Cross-Town: A Recollection | Teen Ink

Cross-Town: A Recollection

December 1, 2013
By imhereforthethought PLATINUM, Wayne, New Jersey
imhereforthethought PLATINUM, Wayne, New Jersey
43 articles 0 photos 45 comments

The following is a telling of the true events that occurred September 17-21, 2013. I was there as a proud part of it.

It is day one. Not the original day one, no. That was over a half of a year ago. I’m talking about day one of preparation for the biggest game of the year, the first day of practice that week.

You see for years, the arrogant rich school up on the hill had been beating us and being proud of it. Boasting that a player from their school was in the pro bowl, but this was a football town on both sides. Things were different now. They had brought in a new coach up on the hill; their old one was forcefully removed. We won the battle of the town last year also. It was time for a new generation to learn who the real team in town was, who wins by hard work.

We just had another game yesterday, so today we just lifted weights and ran after school. Coach had received new shirts for the Freshman Team. One them was inscribed the team emblem and our motto, “Win the Day.” Some people grabbed them immediately, others waited. I did what I was instructed to do as a player. When we went outside to the track I had a stiff neck from the neck stretch machine. I was pushing myself to be better, and some might argue I was doing it too much. From there our directions were simple, run around the track, stop at Coach Mark, and walk the rest of the way to cool down. First time through, I’m in one of the last lines. That’s intentional. I’m a slow Defensive Tackle that has a list of medical issues longer than Our head coach’s beard, and James Harden doesn’t have anything on that beard. I kept as constant a pace as possible. Second Time through, I’ve done this before, and I can do it again. I’m not as fast this time, no surprise. Third time through, it looks to some as if I jogged through the line, but of course I didn’t. Fourth time through, my chest feels as though in went through a cheese grater. Our head coach and General Assistant went over to the finish marker to seek out the weak ones who slow down. Fifth time through, Coach Helm asks if I am done before starting, I refuse to be done. I will not be done, not yet. Sixth and final time through, I sat out this one alongside someone else. Along to announcements. Then we shower in the Team Room. Then I go home, get homework done, and head over to coach youth football. It’s Terrible Tuesday over there so there are conditioning stations set up, at the end of practice I manage push-ups at the relay, and then that’s done. I finish my homework once I am home. Tomorrow is day two on the journey to victory.

Now it is Wednesday. School pictures are today. When it is my chance, I have an eye-opening experience. I snarled for the camera! Retakes would be in November, and I would take that opportunity. Now for a few days I had been finding football philosophy in everything I saw, but it didn’t get to this level before. In high school, football philosophy, at its core, is a feeling that you can’t be tamed. It takes years of preparation to get to where my football philosophy was at that moment, and that one school picture may have been my proudest academic photo yet.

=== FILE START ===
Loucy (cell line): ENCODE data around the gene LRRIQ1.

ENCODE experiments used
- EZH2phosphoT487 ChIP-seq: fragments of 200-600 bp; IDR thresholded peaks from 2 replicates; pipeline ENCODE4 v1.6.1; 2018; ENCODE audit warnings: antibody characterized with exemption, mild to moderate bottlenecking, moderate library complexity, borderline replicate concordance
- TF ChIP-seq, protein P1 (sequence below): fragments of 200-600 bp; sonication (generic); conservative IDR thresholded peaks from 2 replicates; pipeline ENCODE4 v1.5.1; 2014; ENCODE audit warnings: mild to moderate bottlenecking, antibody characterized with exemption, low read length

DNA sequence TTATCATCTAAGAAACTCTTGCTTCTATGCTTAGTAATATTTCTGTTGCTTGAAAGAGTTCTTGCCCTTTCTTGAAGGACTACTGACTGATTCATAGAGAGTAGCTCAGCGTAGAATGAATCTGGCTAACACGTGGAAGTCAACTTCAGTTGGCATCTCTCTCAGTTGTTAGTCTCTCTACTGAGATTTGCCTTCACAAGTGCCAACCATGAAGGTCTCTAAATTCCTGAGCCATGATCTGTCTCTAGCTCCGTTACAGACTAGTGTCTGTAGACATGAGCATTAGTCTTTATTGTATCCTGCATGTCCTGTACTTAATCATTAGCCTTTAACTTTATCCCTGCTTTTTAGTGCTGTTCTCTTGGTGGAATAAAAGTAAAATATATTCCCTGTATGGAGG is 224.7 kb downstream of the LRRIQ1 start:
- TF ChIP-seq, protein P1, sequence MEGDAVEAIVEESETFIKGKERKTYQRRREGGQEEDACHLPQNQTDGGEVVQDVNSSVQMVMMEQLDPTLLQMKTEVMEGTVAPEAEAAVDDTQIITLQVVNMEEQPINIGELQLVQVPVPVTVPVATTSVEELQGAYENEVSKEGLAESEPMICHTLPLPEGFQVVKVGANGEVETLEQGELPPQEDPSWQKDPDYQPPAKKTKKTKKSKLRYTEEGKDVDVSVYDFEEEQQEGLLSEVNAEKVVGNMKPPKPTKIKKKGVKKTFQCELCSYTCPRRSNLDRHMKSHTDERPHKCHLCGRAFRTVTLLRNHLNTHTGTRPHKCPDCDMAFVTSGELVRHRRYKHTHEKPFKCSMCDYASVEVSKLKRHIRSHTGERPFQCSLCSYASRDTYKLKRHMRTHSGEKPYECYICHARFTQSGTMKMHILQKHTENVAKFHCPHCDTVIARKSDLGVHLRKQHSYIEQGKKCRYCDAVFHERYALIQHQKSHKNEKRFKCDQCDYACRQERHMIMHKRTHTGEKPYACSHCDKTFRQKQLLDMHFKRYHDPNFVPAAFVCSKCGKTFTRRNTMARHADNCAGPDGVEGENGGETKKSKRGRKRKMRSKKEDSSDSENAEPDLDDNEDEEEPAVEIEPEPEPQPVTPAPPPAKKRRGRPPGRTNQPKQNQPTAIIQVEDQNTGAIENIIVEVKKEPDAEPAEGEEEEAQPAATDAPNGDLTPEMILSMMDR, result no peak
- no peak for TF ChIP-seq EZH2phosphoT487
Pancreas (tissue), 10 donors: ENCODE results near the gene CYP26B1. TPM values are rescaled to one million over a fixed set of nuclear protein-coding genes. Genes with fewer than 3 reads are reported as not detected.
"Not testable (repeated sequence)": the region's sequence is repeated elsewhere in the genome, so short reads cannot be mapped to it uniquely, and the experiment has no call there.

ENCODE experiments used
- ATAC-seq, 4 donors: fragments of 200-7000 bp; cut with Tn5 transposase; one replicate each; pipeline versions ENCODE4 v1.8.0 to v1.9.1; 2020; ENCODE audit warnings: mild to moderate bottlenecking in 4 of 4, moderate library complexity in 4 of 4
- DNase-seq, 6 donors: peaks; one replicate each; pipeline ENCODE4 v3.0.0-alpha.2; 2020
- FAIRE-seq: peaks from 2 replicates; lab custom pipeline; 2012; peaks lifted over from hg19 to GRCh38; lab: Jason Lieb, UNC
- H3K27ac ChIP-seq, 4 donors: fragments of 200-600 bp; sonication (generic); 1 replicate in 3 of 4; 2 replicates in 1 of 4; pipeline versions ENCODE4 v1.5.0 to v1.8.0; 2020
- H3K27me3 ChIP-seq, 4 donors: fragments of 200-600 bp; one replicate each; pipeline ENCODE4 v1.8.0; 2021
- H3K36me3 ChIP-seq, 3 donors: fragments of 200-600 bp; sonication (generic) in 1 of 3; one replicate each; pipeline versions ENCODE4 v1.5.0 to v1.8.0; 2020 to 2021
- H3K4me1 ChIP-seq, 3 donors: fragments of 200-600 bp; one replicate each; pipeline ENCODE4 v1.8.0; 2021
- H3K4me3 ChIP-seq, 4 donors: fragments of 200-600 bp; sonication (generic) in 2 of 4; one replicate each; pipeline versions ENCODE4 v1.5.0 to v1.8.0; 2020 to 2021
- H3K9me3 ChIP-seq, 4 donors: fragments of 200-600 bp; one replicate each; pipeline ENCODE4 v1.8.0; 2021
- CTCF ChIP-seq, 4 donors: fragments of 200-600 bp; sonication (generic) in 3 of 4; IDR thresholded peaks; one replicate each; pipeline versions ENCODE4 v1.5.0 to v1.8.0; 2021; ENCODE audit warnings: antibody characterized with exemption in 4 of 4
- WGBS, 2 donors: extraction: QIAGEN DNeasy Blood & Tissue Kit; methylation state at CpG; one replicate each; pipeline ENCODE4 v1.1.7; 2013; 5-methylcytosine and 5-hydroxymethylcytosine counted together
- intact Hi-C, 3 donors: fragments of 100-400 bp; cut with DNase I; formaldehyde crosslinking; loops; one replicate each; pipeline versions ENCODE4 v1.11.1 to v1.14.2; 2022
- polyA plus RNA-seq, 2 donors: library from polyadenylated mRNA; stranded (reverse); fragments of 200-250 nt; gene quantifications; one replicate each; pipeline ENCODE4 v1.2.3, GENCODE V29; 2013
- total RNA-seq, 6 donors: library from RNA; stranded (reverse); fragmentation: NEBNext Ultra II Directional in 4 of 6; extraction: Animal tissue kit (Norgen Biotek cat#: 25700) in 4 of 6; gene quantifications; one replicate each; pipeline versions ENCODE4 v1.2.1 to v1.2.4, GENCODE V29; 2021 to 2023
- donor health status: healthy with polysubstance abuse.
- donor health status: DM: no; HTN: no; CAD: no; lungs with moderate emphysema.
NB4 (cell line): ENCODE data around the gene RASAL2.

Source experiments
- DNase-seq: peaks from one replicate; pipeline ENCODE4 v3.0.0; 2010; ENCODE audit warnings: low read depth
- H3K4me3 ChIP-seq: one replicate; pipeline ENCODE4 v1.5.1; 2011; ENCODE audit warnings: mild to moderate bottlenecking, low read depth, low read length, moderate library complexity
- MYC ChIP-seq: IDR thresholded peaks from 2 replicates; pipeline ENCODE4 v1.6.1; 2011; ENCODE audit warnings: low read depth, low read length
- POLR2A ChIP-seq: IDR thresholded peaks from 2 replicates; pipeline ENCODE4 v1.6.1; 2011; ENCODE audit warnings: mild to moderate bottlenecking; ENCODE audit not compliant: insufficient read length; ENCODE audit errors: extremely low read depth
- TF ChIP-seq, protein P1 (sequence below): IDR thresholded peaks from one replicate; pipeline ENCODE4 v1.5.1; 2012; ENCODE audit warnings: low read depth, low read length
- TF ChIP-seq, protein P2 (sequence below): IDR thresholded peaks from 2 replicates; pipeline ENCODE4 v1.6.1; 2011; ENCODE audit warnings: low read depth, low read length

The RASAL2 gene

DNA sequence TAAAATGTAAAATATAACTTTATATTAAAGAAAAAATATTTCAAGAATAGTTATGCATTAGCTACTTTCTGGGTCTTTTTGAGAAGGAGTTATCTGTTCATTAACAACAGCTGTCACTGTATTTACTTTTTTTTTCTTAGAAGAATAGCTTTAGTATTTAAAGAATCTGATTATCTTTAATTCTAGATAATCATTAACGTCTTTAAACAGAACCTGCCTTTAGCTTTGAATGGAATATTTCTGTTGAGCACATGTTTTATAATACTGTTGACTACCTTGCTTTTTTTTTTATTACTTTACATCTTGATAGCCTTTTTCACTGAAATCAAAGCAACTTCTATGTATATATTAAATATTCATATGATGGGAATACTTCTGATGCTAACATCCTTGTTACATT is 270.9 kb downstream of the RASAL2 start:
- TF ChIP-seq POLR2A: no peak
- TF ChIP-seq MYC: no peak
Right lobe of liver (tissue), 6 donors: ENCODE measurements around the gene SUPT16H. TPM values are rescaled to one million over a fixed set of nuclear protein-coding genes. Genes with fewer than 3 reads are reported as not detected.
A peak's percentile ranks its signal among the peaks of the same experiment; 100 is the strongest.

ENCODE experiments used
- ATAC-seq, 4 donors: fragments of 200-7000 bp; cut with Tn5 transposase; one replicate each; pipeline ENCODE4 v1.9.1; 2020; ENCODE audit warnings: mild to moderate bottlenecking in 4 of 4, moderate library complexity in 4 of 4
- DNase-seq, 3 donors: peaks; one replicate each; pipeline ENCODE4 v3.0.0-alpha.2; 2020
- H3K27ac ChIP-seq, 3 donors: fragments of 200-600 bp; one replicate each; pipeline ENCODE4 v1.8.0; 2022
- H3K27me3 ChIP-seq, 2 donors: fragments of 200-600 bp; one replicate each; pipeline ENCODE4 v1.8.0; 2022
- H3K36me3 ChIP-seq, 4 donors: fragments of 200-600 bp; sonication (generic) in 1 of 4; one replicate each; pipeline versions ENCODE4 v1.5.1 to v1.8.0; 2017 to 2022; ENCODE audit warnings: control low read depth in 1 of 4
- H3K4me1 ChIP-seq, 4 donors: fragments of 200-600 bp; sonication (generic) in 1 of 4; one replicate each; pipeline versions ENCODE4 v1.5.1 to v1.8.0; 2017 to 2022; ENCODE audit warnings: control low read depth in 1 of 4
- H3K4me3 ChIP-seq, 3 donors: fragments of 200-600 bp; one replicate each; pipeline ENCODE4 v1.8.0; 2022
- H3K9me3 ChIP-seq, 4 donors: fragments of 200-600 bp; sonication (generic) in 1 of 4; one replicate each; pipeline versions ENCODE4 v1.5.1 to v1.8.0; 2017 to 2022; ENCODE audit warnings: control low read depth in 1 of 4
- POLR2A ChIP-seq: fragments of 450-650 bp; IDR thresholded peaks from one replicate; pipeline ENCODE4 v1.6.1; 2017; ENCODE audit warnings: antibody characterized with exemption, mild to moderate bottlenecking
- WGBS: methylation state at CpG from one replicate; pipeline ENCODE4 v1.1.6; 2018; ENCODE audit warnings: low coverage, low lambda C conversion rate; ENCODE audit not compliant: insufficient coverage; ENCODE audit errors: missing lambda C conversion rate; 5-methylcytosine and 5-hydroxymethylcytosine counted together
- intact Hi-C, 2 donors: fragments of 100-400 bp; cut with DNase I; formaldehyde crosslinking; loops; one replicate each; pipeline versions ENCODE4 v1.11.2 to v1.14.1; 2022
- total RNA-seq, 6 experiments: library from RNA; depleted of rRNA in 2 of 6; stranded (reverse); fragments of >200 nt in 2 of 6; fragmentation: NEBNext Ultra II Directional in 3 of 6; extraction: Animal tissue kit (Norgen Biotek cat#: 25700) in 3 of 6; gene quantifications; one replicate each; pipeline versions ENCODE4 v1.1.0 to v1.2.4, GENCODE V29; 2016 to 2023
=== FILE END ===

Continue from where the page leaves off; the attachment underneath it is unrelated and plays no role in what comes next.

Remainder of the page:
So after school we had practice. Today we had to drag everything over to a nearby elementary school, since the turf field had a Field Hockey game and the Varsity team took the grass field. Our head coach is not happy today, as usual. So he’s putting people down and threatening to cut players, which he can’t do per league rules. He tries to send someone home for bad snaps during Special Teams. Our long snappers aren’t perfect, but it’s ninth grade. Mistakes will happen. That’s why I think our Defensive Coordinator is better, he gets that people make mistakes, and he doesn’t think that that’s a reason to send them home, even in the biggest week of the year. Like any good player would, the kid stays. In the individual period the O-Line works on Drive Blocking. I’m average. Then we go to team drills and as always, I spend my time watching others do what I am not given the opportunity to. Now we’re running again. This time we just go up and down a steep elevation. The coach running the drill keeps saying “One more if it’s good.” It’s almost never one more. But eventually it is, and I have the same feeling as I did yesterday. By the end, Our head coach gives us a lecture on how we don’t have heart, how we can’t practice well, so we’ve already killed the chances of winning Saturday, and how we should want to win more than him. Maybe that’s why every time I move my back it feels like I’m being beaten. He also talked about how ten years ago he gave this lecture to another player, who was drafted by the New York Jets last April. Ten years ago it was his first year coaching, and he hasn’t changed anything about how he runs things so far; that’s not a good sign. Then we go back to our school, except now it’s a longer route, because the Field Hockey game started and we had to go around it. Today I had an excessive amount of homework, and didn’t go to coach. Tomorrow was the third day on the path to victory.

Today we were back on a normal field, but that is insignificant. What is significant is that I decided for myself that I spent too much time on the sidelines during practice. There were other people getting practice time before me that didn’t know our offense. It was really all started because I had to fix my pads when I could have gotten time. Still, he needed players, and still, he called others, even after I had been ready to go. I probably won’t forget that day for a while, because after practice I sent a strong, yet well-spoken e-mail to the head coach. It talked about how good my play was the week before, how I’ve been working harder lately than I have in my life. Also, I emphasized how I can be successful if given the chance, by using some of Coach’s own quotes. He got back promptly enough with an understated, “I’ll talk to you tomorrow.” Speaking of which, tomorrow was the fourth day on the path to victory.